It is often the case that the clothes we wear say a lot about us. They are one of the many different ways we can express ourselves and reveal our personalities. They can also tell us about what kind of lives people lead, what social backgrounds they come from, and so forth.
That certainly seems to be the case in relation to the narrator in "Biography of a Dress." She's looking at a black-and-white photo of herself when she was two. In that photo, she's wearing a yellow dress, and it soon becomes clear why the narrator feels the need to provide us with this information.
Yellow is the color of boiled cornmeal, which is what the narrator's mother was always eager for her to eat. Straight away, this tells us about what kind of background the narrator had; it's evident that she was brought up in a poor environment. Our initial impressions are confirmed when the narrator, now a forty-three-year-old woman, tells us that her mother bought cornmeal because it was cheap.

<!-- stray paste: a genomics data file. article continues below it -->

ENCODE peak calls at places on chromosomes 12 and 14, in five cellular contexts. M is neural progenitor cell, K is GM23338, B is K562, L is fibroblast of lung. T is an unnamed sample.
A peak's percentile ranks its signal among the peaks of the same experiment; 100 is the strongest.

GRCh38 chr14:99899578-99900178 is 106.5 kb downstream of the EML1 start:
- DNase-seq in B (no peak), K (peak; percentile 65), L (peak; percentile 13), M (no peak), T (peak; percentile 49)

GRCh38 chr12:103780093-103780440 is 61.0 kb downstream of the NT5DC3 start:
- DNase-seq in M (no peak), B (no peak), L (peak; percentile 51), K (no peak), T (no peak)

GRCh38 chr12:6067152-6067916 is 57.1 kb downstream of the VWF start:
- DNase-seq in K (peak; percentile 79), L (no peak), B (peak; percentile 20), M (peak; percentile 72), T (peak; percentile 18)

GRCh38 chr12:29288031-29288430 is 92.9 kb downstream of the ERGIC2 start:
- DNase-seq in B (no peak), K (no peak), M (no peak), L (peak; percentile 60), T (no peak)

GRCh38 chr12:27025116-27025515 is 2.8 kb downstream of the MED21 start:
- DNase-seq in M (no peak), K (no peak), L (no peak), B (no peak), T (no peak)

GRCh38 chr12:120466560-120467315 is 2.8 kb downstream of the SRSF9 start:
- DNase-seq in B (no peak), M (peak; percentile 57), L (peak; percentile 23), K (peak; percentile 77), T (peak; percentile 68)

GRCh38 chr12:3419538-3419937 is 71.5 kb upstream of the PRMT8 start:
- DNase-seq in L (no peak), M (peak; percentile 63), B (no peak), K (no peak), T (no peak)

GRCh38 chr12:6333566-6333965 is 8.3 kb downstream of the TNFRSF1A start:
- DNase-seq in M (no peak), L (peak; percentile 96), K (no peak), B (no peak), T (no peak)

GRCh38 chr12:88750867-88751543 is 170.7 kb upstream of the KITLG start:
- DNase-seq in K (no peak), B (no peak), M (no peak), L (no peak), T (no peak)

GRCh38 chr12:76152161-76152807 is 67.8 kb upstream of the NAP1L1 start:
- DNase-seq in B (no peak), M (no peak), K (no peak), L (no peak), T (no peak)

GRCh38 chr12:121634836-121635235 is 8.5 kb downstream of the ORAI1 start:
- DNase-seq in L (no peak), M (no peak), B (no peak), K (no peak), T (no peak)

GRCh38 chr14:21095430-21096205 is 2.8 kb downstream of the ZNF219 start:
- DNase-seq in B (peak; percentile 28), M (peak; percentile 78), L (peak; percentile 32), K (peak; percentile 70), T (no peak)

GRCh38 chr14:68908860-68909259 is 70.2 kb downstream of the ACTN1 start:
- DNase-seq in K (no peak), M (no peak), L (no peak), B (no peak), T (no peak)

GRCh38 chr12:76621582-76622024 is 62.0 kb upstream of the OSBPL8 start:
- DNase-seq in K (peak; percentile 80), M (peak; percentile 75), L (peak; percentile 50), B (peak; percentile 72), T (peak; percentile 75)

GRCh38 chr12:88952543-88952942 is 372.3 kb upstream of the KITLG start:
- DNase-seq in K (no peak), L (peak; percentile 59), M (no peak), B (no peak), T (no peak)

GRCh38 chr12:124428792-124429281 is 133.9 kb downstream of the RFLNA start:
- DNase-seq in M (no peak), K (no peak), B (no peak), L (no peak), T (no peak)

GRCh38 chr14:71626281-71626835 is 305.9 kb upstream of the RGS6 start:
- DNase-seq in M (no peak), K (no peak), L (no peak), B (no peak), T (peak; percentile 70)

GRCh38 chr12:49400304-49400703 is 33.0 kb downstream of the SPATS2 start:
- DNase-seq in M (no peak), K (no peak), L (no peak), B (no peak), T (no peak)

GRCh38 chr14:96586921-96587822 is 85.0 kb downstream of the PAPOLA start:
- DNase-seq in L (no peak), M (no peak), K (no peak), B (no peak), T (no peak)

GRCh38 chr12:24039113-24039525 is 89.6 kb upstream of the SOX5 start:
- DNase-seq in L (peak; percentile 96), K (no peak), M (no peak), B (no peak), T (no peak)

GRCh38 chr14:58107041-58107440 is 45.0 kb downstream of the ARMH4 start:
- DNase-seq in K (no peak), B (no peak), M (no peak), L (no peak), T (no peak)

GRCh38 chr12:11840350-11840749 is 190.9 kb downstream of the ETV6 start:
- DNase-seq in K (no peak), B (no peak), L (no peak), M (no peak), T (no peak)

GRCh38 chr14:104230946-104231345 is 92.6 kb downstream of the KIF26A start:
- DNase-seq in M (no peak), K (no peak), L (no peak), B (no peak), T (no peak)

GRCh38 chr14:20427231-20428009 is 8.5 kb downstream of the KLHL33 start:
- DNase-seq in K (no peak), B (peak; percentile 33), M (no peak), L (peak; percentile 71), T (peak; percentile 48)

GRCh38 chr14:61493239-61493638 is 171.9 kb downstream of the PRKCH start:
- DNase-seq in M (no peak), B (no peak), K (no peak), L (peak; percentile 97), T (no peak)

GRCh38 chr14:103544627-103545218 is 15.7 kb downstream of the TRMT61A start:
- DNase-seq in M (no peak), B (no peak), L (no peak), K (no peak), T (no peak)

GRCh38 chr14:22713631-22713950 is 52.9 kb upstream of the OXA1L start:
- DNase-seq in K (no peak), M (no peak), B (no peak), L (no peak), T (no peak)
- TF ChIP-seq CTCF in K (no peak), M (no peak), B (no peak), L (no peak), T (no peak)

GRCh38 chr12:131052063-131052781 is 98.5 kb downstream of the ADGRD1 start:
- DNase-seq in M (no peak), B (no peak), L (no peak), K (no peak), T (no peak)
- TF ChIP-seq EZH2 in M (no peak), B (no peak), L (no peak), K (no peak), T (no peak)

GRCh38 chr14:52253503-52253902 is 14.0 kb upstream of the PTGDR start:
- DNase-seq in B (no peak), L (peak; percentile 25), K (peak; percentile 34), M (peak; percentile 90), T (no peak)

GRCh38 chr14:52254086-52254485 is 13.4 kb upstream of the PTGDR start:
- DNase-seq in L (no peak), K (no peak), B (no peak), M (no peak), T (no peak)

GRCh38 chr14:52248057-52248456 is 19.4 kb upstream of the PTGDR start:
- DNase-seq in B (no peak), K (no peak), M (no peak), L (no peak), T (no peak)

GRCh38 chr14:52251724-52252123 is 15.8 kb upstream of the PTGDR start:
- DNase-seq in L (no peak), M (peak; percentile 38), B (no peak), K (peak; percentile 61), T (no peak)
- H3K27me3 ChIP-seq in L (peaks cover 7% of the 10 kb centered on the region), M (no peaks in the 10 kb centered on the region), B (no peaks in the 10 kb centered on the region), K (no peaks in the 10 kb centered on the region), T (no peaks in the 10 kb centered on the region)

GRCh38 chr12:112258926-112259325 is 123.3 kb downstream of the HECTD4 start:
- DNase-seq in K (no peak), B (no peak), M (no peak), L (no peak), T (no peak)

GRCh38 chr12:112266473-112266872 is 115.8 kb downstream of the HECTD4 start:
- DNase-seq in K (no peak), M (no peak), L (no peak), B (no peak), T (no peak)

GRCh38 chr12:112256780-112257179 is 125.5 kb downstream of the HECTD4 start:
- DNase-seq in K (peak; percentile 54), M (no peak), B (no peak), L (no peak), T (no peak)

In her mind's eye, the narrator links the color of the dress she wore as a child with that of the cornmeal she used to eat every day at that same time. As with so many other people, her clothes said a lot about her and her life situation.